is a boutique-style gem within walking distance ofMondo Vino
and The Denver Bread Company -- making Highland Square a convenient stop for gathering party supplies -- and it specializes in French, Spanish and Italian cheeses, with a few select Swiss and Dutch wheels, and cheddars from Ireland and the U.K.
Former shop owners Hugh and Ionah O' Neill sold the shop in November 2011 to nine-year customer and cheese enthusiast Jon Marsh and his fiancé Veronica Martinez. It was a fairly seamless changeover, and Hugh even helps out at the store from time to time.
"It's just the two of us -- we are the employees," said Marsh, hugging Martinez.
Marsh said that the O'Neills are semi-retired, and were ready to turn it over. "But it was never on the market, so it was an easy transition."
"I was in retail before," he adds. "We love the neighborhood and the other businesses here, and Veronica is still working full-time at her regular job then coming in here and working."
They appear to doing a bang-up job of it, and Marsh's knowledge of everything cheese was pretty impressive. He's the guy to see when you need to build a cheese plate, and his enthusiastic attitude would make newbie cheese buyers quite comfortable.
Marsh's advice for people new to serving cheese plates is simplicity and symmetry. "First you have to know how many people you are serving to determine how many cheeses to buy," he said. "It's good to have at least one soft, one hard, and then something funky--something creamy and sweet, and a classic sharp."
And there are many distinct advantages to buying cheese from a cheese shop rather than at the supermarket. Having an actual cheese monger to talk to is the biggest benefit, and a good one will answer all your questions, make recommendations, give you samples, and then cut fresh pieces of cheese right in front of you.
Being in the market for a tasty trio of cheeses myself, I got the full guest treatment from Marsh and Martinez.
The first cheese I sampled was Scharfe Maxx, a Swiss, raw cow's milk cheese aged six months with a hard, dry rind. The paste on this cheese was a smooth cream color, and the scent and flavor were both very sharp, with notes of anchovy and garlic. It's a perfect addition to an antipasto platter with lots of pickled peppers and olives.
I inquired about good, sharp, interesting Cheddar, and Marsh's eyes lit up. He pulled a full, uncut wheel out from the case, encased in gauzy bandages and told me all about it while he reverently unwrapped and then carefully sliced into it.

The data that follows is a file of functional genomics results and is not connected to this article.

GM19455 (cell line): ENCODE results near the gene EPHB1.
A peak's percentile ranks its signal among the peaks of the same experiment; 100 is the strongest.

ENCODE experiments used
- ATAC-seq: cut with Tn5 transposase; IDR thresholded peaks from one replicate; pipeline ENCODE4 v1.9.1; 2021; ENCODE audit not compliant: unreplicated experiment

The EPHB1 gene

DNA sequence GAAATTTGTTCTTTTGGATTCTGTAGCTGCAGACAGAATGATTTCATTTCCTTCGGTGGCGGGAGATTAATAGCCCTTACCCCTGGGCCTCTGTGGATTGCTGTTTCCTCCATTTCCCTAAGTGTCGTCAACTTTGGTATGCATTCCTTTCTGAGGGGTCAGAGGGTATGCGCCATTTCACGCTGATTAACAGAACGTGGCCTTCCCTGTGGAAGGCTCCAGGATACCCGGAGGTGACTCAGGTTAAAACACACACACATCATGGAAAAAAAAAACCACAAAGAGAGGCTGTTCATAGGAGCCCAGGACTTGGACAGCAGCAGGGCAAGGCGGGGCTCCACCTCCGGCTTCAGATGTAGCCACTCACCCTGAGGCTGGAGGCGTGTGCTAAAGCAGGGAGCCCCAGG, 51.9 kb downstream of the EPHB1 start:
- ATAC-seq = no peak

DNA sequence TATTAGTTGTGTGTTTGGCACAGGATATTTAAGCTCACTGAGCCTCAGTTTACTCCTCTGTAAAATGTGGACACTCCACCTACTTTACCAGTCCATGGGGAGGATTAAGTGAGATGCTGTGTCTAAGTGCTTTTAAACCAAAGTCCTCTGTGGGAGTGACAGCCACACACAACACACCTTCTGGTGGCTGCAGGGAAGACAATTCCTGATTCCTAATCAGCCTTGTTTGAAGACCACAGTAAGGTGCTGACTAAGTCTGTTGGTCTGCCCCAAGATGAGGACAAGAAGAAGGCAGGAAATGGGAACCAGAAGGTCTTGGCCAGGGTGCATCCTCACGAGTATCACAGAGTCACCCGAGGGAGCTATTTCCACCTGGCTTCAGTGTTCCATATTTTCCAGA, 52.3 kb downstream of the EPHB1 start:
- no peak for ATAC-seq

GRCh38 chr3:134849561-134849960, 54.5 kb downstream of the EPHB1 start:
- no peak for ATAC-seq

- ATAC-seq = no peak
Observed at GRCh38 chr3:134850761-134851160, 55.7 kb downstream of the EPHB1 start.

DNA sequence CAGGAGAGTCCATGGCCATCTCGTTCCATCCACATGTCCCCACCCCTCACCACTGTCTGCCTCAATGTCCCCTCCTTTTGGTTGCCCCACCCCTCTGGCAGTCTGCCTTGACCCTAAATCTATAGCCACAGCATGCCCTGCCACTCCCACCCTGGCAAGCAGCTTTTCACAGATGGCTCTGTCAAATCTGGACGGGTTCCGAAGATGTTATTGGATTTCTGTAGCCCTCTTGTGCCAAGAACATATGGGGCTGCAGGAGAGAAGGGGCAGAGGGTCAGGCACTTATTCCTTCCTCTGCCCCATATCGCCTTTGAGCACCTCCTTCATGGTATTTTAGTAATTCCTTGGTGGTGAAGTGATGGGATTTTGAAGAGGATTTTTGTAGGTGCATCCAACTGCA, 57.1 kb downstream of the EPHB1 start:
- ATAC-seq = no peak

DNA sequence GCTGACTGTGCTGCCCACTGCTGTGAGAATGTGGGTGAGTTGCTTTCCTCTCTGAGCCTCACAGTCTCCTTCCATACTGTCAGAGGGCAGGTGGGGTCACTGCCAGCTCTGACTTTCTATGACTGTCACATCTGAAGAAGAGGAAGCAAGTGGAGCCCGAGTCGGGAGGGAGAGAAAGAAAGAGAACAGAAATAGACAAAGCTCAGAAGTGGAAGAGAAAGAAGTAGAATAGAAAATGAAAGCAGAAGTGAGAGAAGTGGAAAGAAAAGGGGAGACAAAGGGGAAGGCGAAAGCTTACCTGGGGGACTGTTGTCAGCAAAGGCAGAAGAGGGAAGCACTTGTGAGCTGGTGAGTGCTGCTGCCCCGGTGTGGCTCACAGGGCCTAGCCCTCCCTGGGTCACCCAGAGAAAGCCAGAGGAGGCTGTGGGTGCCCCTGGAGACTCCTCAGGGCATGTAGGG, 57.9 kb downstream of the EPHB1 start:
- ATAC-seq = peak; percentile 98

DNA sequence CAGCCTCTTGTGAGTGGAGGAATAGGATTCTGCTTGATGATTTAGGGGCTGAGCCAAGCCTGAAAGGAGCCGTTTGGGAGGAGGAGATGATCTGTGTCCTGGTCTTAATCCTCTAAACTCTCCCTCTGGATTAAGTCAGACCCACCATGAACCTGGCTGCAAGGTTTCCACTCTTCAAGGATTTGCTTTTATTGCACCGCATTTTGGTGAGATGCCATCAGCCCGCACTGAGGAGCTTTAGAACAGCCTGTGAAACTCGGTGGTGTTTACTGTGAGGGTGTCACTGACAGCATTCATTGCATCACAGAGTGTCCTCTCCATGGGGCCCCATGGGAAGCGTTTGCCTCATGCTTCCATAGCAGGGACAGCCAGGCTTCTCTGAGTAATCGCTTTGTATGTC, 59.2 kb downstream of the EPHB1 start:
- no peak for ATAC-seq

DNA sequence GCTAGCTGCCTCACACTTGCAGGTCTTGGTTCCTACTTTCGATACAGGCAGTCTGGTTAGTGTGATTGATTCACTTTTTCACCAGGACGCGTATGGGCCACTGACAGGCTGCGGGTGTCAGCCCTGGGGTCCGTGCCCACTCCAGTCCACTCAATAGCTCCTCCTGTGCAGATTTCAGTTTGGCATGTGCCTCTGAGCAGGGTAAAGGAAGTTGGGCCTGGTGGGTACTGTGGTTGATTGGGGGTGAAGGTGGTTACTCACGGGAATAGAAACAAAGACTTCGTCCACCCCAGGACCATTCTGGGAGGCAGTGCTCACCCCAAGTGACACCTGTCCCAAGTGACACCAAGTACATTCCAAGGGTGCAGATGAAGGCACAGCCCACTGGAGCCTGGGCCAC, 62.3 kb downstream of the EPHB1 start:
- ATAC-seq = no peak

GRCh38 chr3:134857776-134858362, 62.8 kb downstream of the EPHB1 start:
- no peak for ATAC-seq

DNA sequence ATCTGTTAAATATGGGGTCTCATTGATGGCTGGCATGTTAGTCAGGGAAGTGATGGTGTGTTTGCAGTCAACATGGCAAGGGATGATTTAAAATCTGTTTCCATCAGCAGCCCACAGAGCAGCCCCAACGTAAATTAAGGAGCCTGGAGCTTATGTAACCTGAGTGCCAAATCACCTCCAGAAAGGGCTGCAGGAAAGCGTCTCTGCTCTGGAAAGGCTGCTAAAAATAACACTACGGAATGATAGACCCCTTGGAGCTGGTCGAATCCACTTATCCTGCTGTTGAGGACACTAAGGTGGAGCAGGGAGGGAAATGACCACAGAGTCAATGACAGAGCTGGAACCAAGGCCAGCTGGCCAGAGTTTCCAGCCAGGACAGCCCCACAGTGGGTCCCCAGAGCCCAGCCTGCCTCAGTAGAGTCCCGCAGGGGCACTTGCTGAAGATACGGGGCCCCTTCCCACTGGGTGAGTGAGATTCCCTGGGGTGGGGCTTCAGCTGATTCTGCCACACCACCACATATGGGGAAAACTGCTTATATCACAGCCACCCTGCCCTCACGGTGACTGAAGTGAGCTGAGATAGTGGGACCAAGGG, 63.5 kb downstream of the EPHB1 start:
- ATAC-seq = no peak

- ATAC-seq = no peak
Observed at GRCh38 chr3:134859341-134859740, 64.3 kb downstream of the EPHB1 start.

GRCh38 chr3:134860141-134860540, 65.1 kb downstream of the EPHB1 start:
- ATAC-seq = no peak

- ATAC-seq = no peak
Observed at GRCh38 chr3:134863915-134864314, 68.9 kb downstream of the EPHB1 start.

Bleu Mont Cheddar is cloth bandage-wrapped, and the aging process facilitated by washing the cheese round with spring water and old cheddar rinds. The paste texture is satiny-smooth, no holes and the flavor is very earthy, especially closer to the rind -- warm wood, toasted nuts and caramel in the inner paste, and beautiful damp earth and minerals toward the outside edges. This would be a superior choice for a cheese plate or just by itself.
The Cabricharme in the case caught my eye; this cheese had a heavy beefy aroma and a moist, sunset-colored rind. The paste was creamy and dotted with tiny, irregular holes. The flavor was salty, tangy and musky with enough barnyard straw essence to be interesting.
This is a cheese for cheese lovers, and will likely spark a conversation or two over the robust flavors.
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I ended up eating this one by itself with a chilled bottle of Aspall's "Peronelle's Blush" hard cider with blackberry from Mondo Vino.
My cheese plates tend to be different ones in multiples of three, so I asked Marsh about the Charmoix -- a raw cow's milk cheese, cave-aged, with a mottled, sunny-hued rind and a sweet, yeast scent. It had an arid, chalky paste punctuated with small, uneven holes, and flavors of salted butter and tangy lemon rind.
All in all, the new owners are a class act, and we wish them a happy and prosperous New Year, supplying our fair city with fine cheeses, hopefully for many years to come.